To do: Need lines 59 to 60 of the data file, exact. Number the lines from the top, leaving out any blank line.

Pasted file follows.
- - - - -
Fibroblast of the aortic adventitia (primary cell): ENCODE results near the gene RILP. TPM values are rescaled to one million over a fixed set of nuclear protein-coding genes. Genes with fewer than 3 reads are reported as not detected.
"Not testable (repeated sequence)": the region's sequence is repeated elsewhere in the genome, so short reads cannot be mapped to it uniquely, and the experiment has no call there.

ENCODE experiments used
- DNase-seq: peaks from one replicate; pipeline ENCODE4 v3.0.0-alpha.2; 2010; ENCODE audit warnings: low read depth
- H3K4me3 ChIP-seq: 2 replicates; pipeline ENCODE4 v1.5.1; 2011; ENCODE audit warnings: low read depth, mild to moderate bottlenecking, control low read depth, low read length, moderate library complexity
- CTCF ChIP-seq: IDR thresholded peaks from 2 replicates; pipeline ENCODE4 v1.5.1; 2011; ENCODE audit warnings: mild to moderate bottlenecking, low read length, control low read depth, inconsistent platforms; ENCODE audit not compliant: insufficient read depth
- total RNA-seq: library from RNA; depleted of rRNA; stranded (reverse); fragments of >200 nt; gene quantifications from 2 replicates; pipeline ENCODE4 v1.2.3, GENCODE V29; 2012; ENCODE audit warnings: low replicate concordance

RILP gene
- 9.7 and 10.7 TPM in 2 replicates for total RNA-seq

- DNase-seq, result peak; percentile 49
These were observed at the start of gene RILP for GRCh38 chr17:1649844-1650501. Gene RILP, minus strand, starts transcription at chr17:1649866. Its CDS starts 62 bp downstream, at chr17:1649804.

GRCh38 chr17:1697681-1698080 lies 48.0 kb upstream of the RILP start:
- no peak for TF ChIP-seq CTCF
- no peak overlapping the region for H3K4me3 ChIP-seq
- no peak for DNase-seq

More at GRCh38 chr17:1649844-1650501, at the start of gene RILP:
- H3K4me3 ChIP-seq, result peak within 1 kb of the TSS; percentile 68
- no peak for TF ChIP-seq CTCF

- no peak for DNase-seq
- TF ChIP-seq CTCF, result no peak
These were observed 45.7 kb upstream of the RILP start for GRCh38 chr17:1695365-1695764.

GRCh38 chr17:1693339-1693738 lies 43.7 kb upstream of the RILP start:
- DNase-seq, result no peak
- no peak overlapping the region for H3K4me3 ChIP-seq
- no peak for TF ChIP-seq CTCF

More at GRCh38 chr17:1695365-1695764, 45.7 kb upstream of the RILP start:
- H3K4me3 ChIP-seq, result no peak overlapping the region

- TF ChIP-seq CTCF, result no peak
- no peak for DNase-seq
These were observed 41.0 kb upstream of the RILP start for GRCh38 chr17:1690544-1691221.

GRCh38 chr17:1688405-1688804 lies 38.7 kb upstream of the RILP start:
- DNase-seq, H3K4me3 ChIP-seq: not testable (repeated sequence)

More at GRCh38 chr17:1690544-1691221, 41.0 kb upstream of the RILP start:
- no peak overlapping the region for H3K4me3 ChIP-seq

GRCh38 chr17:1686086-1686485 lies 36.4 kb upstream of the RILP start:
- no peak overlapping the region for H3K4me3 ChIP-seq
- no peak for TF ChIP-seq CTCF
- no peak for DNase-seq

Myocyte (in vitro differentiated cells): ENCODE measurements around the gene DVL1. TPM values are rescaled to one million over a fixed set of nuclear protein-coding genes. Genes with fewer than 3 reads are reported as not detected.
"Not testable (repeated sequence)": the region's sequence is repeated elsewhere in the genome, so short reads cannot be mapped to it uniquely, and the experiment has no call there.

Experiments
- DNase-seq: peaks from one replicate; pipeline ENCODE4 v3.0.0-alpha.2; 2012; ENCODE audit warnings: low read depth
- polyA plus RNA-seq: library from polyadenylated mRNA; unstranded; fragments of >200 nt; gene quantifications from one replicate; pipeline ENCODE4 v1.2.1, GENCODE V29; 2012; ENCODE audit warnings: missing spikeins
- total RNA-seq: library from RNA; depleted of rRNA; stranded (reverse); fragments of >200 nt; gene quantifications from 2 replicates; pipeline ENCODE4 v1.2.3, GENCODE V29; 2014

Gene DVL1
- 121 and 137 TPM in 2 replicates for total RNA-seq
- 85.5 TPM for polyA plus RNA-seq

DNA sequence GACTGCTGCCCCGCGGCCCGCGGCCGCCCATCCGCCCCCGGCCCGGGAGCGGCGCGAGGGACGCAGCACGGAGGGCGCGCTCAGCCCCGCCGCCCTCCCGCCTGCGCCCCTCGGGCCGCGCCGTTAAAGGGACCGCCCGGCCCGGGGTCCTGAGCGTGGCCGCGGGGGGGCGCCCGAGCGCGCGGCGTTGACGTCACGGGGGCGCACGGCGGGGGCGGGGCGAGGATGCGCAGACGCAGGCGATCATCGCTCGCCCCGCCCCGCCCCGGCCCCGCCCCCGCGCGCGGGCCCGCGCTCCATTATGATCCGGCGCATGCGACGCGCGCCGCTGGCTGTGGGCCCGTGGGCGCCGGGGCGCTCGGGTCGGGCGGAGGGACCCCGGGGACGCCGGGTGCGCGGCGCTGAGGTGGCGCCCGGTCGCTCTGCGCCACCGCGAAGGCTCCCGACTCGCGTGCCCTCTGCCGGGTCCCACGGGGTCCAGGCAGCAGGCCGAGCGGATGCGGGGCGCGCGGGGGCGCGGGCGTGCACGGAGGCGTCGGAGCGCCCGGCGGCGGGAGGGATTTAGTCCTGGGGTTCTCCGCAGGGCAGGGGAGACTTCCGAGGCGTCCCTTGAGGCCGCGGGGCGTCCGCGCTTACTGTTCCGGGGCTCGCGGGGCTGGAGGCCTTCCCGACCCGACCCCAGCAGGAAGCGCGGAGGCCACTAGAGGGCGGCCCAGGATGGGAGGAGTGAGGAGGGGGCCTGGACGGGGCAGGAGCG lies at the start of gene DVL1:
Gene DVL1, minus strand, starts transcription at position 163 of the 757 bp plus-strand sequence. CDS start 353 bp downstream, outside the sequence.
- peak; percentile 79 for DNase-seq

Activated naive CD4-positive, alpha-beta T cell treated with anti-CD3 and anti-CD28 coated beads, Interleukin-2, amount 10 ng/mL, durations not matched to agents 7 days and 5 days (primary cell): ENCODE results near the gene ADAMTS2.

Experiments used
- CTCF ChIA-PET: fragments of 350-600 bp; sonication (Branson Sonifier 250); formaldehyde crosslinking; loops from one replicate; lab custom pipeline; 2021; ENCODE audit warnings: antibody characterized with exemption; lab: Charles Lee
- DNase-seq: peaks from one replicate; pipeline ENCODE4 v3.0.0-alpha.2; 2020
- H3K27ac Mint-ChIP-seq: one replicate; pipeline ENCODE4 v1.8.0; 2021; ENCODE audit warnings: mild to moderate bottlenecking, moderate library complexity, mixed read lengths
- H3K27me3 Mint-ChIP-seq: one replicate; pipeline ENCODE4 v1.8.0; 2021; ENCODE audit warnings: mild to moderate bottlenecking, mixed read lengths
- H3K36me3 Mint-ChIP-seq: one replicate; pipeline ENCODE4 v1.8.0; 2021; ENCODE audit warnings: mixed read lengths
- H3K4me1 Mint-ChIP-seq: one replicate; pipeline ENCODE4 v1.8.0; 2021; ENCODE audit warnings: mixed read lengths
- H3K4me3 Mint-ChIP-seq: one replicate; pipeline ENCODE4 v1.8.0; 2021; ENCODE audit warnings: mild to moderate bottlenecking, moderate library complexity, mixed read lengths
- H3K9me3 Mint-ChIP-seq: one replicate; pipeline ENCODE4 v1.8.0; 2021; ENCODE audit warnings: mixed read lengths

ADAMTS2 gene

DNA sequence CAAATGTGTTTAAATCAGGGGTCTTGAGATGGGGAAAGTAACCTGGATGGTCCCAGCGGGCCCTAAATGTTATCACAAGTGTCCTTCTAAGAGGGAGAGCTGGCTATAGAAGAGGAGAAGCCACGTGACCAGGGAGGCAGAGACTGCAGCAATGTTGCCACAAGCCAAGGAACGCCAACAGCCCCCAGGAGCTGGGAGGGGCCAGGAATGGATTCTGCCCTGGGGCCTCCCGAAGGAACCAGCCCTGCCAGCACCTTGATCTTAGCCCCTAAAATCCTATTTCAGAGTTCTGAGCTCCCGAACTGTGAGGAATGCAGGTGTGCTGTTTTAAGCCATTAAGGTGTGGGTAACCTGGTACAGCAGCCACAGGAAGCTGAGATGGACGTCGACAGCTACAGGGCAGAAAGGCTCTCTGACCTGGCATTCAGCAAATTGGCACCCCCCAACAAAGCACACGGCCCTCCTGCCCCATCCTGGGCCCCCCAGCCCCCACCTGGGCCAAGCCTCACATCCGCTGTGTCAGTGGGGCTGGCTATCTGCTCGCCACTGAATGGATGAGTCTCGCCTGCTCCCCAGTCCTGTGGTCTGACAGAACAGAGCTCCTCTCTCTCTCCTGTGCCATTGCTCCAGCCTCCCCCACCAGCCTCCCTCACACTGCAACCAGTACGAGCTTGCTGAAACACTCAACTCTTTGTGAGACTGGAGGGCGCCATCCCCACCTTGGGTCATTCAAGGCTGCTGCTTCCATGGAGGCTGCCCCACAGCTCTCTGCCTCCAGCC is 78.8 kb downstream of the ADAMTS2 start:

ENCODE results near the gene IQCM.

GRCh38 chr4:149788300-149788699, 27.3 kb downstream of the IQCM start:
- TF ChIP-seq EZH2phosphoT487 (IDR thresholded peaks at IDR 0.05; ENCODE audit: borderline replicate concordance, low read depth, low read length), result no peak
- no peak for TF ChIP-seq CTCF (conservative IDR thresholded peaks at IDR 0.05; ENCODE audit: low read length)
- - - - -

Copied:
- H3K4me3 Mint-ChIP-seq: one replicate; pipeline ENCODE4 v1.8.0; 2021; ENCODE audit warnings: mild to moderate bottlenecking, moderate library complexity, mixed read lengths
- H3K9me3 Mint-ChIP-seq: one replicate; pipeline ENCODE4 v1.8.0; 2021; ENCODE audit warnings: mixed read lengths